I’m not asking for a handout because I did build contingencies into my planning. We usually can expect several very dry months where we farm and as such have set the farm up for the dry. The extent of this drought have hit many that would normally get through this summer period. This year we put more area into summer crops but even this wasn’t enough. We generally farm understocked and milk once a day all year round, which makes a huge difference when things such as this happens. Many farmers are stocked to the hilt and buy in feed like PKE, this can be an insidious trap where more and more reliance is placed on off farm feed. Many have had to cull large numbers of stock and spend fortunes on stock feed. I believe the real reason farming has taken such a hit is that the mantra is all about production and not profit. It’s all very well producing huge quantities of product but when things like this drought come around the system collapses.

          • JeffDaRef

            Cheers for that – I cant wait until the next workplace debate when I can quote extensively from “a mate of mine who’s a farmer reckons…”
            It does sound though like you’re a minority who has a few contingencies in place.
            We all make our career choices and theres pros/cons to all of them – there arent handouts for every industry that struggles through events out of its own control, and certainly no long queue of farmers wanting to repay the goodwill when they’re pocketing squillion dollar payouts during the good times..

          • cows4me

            Yes Jeff we all have to make our own choices. I’m not saying I have all the answers and I doubt anyone really has but much of the problems stem from systems and resources been stretched beyond breaking point.

            As for farmers receiving welfare. Is it all right for government to rebuild houses for those that were not insured in CHCH ? Is it all right for the government to payout shareholders in private finance companies? Is it all right for government to pay billions in welfare to some that refuse to work or continually have kids to keep the benefits rolling in.? As far as I’m concerned it’s all or nothing. No doubt some in trouble may have done things differently but at least they are trying. If you have an issue with farmers receiving welfare you should perhaps attack the givers and not the receivers. And for pocketing squillions, I wish. We seem to have one good year then about five average years of course the exchange rate hasn’t helped.

          • JeffDaRef

            Dont get me started on your other examples – the Govt shouldnt be putting a cent towards ANY of them. Those of us who choose a low risk career (but dont whinge about what we’re paid), responsibly insure ourselves and make safe investment options end up picking up the tab for everyone else.
            You seem to have hit the nail on the head – one good year and five average years – perhaps more farmers when they have a good year should hold off buying up the flash tractors, big cars and overseas holidays and put some away for years like this.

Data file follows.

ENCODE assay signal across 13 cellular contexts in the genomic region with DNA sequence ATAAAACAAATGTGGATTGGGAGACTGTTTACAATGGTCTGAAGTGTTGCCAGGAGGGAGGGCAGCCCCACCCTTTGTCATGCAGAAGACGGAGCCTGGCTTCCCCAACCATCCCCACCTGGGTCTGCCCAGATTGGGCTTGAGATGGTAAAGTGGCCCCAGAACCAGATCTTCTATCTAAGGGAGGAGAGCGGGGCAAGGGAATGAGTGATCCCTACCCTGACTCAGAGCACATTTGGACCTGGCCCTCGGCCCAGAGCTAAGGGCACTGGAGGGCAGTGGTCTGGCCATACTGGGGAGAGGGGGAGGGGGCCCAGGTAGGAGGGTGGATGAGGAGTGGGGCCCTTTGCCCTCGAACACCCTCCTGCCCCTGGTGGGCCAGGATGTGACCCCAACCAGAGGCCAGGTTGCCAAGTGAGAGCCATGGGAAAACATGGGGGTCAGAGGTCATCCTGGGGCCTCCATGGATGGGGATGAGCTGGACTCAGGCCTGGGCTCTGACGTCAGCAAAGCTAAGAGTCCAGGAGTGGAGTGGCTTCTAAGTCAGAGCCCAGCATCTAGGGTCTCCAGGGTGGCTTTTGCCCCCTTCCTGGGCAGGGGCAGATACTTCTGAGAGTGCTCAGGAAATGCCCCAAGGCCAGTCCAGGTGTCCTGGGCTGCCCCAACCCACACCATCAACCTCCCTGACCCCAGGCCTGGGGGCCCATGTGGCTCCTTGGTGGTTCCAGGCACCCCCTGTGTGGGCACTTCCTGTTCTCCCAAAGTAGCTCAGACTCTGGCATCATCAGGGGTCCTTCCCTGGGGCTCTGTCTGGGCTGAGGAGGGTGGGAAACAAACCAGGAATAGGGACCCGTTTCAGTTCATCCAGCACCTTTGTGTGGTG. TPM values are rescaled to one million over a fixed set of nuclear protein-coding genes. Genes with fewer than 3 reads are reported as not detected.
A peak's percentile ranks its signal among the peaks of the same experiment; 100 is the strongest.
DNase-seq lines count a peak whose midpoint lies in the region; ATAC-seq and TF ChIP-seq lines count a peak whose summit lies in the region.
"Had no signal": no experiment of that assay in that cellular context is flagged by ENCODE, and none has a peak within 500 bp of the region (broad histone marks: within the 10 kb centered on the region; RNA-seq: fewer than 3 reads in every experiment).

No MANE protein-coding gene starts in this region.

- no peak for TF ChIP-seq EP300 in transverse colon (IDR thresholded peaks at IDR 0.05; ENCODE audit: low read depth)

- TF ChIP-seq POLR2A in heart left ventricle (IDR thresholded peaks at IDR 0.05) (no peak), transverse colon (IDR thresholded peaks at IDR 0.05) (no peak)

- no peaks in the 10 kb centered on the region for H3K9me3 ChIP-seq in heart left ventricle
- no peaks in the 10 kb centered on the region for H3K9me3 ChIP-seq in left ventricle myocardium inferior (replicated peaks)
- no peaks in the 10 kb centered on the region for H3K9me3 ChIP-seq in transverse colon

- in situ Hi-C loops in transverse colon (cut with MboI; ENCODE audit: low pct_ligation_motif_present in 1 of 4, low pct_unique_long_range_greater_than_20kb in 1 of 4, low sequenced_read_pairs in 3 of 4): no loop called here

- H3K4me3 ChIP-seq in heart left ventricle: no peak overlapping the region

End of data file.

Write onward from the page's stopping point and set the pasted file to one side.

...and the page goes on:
• cows4me

            You sure got that right Jeff.

          • unsol

            “mantra is all about production and not profit”

            Profit & farmers…..mutually exclusive I would have thought!

            Well done you on the good planning. Our farming friends are much the same…they are all in the south island, some in Canterbury which of course gets a drought most years, others further down who get hit each year by big snows.

            They don’t tend to have a lot of sympathy for those who fail to plan for the obvious.

            But like you say, many do seem to have been genuinely caught out – although 2 months of no rain shouldn’t be so difficult to accommodate.

          • cows4me

            The trouble is unsol the drought wasn’t 2 months, basically it’s been four months. We’ve had rain but no where the amount that was really needed.

  • thor42

    The greenies have conveniently ignored the greening of the Sahel Desert in the last 20-30 years. Not only that, but satellite pictures clearly show that the planet as a whole is greening too.

  • ConwayCaptain

    Instead of using ‘computer models” SHIT IN SHIT OUT they should be looking at actual weather over the last 200 years.
    There is a VAST pool of information in the vessels logs held by the ADmiralty and the UK Met Service from ships that have logged temp and wind etc in all parts of the world over the last 200+ years

  • JC

    “Does NIWA used the discredited Palmer Drought Index or are they using the new Princeton Model?”

    Anthony Watts has successfully used the Palmer DI to refute increasing drought claims, so it can’t be all bad.

    More generally it cracks me up to hear the warmers say “Worst drought in 70 years”, “Hottest temp since 1934” and so on.. don’t they realise they are proving that the current climate has all been experienced before?


  • thor42

    I’ve been interested for quite some time in the very old (but very effective) rainwater-harvesting systems that are in place in a number of places in India. They *really* know how to manage water over there.

    Here’s a very good TED talk about those systems by a guy called Anupam Mishra.

    ( He has a strong accent, but if you can get used to that it’s a very good talk. )

    We in the West don’t seem to have the same history of water management (I guess because we haven’t needed it as much as the Indian people have). Anyway – there are some *great* solutions in the talk that he gives.

    Money is always the problem, of course.